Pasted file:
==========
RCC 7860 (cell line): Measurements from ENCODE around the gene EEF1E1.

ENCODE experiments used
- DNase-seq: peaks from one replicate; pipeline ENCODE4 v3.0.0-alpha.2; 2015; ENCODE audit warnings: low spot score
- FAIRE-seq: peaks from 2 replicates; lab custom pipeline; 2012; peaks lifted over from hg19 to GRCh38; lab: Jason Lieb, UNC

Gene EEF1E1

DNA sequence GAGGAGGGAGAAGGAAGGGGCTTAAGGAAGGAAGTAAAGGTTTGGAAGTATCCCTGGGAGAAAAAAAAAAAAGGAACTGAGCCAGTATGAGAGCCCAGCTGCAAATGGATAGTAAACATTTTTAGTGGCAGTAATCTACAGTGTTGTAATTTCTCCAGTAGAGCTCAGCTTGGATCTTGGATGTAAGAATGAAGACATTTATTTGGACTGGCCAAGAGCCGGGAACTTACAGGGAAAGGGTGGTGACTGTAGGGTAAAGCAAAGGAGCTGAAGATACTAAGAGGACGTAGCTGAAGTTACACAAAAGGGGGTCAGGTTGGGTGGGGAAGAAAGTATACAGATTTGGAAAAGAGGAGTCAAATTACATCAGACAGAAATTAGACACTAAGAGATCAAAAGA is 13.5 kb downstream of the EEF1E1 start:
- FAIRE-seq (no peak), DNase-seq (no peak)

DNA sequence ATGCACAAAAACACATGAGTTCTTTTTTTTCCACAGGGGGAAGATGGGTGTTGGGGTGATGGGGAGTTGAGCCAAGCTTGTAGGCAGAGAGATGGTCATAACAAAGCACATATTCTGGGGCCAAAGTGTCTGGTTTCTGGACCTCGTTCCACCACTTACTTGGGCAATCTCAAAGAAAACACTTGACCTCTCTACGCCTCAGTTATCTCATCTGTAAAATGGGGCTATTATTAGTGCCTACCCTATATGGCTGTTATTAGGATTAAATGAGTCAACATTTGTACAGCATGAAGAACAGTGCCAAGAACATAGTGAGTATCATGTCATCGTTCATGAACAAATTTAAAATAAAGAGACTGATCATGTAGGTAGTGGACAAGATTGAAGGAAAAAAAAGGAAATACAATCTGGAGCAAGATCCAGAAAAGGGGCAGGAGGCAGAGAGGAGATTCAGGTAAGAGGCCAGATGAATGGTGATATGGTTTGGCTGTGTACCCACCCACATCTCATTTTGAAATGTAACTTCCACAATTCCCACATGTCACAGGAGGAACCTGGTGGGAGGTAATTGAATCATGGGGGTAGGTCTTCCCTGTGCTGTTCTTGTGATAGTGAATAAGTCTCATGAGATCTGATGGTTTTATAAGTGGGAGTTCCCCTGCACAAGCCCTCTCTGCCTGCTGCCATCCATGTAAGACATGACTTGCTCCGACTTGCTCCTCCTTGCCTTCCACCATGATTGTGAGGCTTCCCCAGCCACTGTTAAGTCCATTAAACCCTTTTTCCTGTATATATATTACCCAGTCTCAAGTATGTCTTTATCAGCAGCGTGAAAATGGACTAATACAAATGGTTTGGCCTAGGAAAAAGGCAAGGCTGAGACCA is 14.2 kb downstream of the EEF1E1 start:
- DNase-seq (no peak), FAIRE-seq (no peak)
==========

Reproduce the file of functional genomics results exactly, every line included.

RCC 7860 (cell line): Measurements from ENCODE around the gene EEF1E1.

ENCODE experiments used
- DNase-seq: peaks from one replicate; pipeline ENCODE4 v3.0.0-alpha.2; 2015; ENCODE audit warnings: low spot score
- FAIRE-seq: peaks from 2 replicates; lab custom pipeline; 2012; peaks lifted over from hg19 to GRCh38; lab: Jason Lieb, UNC

Gene EEF1E1

DNA sequence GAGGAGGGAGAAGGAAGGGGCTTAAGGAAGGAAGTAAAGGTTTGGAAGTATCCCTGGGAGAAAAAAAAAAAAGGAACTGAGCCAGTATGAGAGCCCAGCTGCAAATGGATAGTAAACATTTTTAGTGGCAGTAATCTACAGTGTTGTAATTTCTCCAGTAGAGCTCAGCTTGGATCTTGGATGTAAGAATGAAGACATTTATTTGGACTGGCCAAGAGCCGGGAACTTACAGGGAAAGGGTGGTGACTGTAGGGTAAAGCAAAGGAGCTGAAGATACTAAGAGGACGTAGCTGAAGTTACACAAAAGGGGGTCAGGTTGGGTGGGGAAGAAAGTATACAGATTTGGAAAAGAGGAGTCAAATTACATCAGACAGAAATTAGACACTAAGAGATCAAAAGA is 13.5 kb downstream of the EEF1E1 start:
- FAIRE-seq (no peak), DNase-seq (no peak)

DNA sequence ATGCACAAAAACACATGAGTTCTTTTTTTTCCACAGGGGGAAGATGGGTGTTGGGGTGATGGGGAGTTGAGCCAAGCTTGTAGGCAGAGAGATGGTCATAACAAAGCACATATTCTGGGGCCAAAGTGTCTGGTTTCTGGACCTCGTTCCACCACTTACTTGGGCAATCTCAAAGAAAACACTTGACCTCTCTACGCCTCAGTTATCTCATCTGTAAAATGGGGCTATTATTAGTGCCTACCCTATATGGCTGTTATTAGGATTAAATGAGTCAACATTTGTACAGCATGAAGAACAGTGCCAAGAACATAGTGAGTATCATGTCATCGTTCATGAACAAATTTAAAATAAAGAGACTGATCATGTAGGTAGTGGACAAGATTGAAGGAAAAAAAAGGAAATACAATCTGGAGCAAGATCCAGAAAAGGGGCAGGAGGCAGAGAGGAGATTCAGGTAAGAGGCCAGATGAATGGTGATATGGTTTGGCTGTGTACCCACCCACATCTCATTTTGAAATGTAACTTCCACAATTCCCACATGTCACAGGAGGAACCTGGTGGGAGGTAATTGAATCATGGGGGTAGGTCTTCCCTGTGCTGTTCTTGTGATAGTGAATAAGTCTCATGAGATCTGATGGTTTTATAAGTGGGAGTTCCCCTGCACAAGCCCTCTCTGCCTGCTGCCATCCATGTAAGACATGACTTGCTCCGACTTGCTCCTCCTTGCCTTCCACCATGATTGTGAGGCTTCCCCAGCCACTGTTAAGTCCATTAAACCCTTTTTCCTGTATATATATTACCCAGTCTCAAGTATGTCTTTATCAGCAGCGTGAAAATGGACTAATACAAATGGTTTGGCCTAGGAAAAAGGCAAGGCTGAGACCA is 14.2 kb downstream of the EEF1E1 start:
- DNase-seq (no peak), FAIRE-seq (no peak)